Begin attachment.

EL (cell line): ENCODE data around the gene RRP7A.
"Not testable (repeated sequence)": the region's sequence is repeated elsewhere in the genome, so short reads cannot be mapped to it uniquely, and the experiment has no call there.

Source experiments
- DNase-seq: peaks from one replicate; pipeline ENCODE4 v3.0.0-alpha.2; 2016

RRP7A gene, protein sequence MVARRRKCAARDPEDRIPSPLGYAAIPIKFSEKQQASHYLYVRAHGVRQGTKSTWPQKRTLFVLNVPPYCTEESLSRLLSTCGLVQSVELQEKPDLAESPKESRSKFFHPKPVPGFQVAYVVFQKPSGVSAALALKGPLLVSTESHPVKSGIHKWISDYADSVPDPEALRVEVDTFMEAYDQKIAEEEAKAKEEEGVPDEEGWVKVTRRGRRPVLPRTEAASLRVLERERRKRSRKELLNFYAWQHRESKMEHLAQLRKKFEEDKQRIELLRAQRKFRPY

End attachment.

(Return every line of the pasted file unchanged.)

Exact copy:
EL (cell line): ENCODE data around the gene RRP7A.
"Not testable (repeated sequence)": the region's sequence is repeated elsewhere in the genome, so short reads cannot be mapped to it uniquely, and the experiment has no call there.

Source experiments
- DNase-seq: peaks from one replicate; pipeline ENCODE4 v3.0.0-alpha.2; 2016

RRP7A gene, protein sequence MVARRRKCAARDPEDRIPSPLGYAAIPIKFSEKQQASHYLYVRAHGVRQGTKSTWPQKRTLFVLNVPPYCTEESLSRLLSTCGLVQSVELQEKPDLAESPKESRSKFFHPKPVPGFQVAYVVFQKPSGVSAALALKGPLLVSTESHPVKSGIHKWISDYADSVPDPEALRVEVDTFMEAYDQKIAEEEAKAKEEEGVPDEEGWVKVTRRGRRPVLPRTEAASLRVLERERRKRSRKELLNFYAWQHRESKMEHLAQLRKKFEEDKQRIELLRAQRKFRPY